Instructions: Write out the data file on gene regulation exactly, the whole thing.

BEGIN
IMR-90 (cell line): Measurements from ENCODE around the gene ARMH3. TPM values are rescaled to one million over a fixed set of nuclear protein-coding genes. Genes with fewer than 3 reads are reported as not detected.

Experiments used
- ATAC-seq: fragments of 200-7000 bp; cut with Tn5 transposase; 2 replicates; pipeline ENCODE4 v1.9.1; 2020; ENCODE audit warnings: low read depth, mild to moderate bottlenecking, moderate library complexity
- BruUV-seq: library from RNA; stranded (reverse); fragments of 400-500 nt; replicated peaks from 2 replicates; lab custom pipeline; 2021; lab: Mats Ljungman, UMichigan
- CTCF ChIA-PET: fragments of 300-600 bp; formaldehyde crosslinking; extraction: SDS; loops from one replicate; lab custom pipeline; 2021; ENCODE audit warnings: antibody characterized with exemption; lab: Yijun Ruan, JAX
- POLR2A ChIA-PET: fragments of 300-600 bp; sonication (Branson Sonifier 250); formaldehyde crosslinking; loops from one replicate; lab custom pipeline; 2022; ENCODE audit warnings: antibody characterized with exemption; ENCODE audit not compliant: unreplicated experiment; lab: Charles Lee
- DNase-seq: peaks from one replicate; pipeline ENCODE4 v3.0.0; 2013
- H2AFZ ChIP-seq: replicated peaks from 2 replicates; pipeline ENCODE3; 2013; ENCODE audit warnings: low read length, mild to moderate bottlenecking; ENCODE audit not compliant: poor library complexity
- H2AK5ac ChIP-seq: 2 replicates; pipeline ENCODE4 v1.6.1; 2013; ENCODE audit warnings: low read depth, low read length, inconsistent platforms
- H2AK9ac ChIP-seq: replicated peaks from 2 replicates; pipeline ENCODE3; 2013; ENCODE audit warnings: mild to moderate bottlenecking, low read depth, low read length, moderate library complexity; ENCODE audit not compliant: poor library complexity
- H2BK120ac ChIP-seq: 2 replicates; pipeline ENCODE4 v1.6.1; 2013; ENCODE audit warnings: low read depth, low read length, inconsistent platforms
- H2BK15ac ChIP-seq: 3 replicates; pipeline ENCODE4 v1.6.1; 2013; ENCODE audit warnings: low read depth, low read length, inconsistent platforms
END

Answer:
IMR-90 (cell line): Measurements from ENCODE around the gene ARMH3. TPM values are rescaled to one million over a fixed set of nuclear protein-coding genes. Genes with fewer than 3 reads are reported as not detected.

Experiments used
- ATAC-seq: fragments of 200-7000 bp; cut with Tn5 transposase; 2 replicates; pipeline ENCODE4 v1.9.1; 2020; ENCODE audit warnings: low read depth, mild to moderate bottlenecking, moderate library complexity
- BruUV-seq: library from RNA; stranded (reverse); fragments of 400-500 nt; replicated peaks from 2 replicates; lab custom pipeline; 2021; lab: Mats Ljungman, UMichigan
- CTCF ChIA-PET: fragments of 300-600 bp; formaldehyde crosslinking; extraction: SDS; loops from one replicate; lab custom pipeline; 2021; ENCODE audit warnings: antibody characterized with exemption; lab: Yijun Ruan, JAX
- POLR2A ChIA-PET: fragments of 300-600 bp; sonication (Branson Sonifier 250); formaldehyde crosslinking; loops from one replicate; lab custom pipeline; 2022; ENCODE audit warnings: antibody characterized with exemption; ENCODE audit not compliant: unreplicated experiment; lab: Charles Lee
- DNase-seq: peaks from one replicate; pipeline ENCODE4 v3.0.0; 2013
- H2AFZ ChIP-seq: replicated peaks from 2 replicates; pipeline ENCODE3; 2013; ENCODE audit warnings: low read length, mild to moderate bottlenecking; ENCODE audit not compliant: poor library complexity
- H2AK5ac ChIP-seq: 2 replicates; pipeline ENCODE4 v1.6.1; 2013; ENCODE audit warnings: low read depth, low read length, inconsistent platforms
- H2AK9ac ChIP-seq: replicated peaks from 2 replicates; pipeline ENCODE3; 2013; ENCODE audit warnings: mild to moderate bottlenecking, low read depth, low read length, moderate library complexity; ENCODE audit not compliant: poor library complexity
- H2BK120ac ChIP-seq: 2 replicates; pipeline ENCODE4 v1.6.1; 2013; ENCODE audit warnings: low read depth, low read length, inconsistent platforms
- H2BK15ac ChIP-seq: 3 replicates; pipeline ENCODE4 v1.6.1; 2013; ENCODE audit warnings: low read depth, low read length, inconsistent platforms